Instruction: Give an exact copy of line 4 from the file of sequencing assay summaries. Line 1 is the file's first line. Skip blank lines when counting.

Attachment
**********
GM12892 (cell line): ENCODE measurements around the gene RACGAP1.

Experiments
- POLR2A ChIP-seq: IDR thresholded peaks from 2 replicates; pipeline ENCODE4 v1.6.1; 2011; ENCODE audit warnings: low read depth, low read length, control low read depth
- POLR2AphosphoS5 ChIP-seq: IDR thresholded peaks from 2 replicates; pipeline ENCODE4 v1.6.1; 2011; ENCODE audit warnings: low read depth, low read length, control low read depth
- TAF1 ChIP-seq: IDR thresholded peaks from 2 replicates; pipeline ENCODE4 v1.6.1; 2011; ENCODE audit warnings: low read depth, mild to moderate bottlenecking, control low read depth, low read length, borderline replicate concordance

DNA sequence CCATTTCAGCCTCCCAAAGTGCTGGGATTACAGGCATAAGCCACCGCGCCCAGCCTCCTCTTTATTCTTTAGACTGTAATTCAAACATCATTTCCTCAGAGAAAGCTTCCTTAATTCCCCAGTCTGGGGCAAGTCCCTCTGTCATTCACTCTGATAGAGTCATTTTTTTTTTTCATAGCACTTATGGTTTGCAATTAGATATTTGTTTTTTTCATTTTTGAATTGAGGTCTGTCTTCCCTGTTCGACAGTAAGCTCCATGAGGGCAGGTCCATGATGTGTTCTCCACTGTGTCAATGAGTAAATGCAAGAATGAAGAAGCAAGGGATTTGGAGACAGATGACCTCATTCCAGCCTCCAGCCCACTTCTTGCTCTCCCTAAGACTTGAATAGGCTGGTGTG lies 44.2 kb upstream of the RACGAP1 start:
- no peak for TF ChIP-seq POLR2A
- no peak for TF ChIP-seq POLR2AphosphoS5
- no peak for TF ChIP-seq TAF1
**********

- POLR2AphosphoS5 ChIP-seq: IDR thresholded peaks from 2 replicates; pipeline ENCODE4 v1.6.1; 2011; ENCODE audit warnings: low read depth, low read length, control low read depth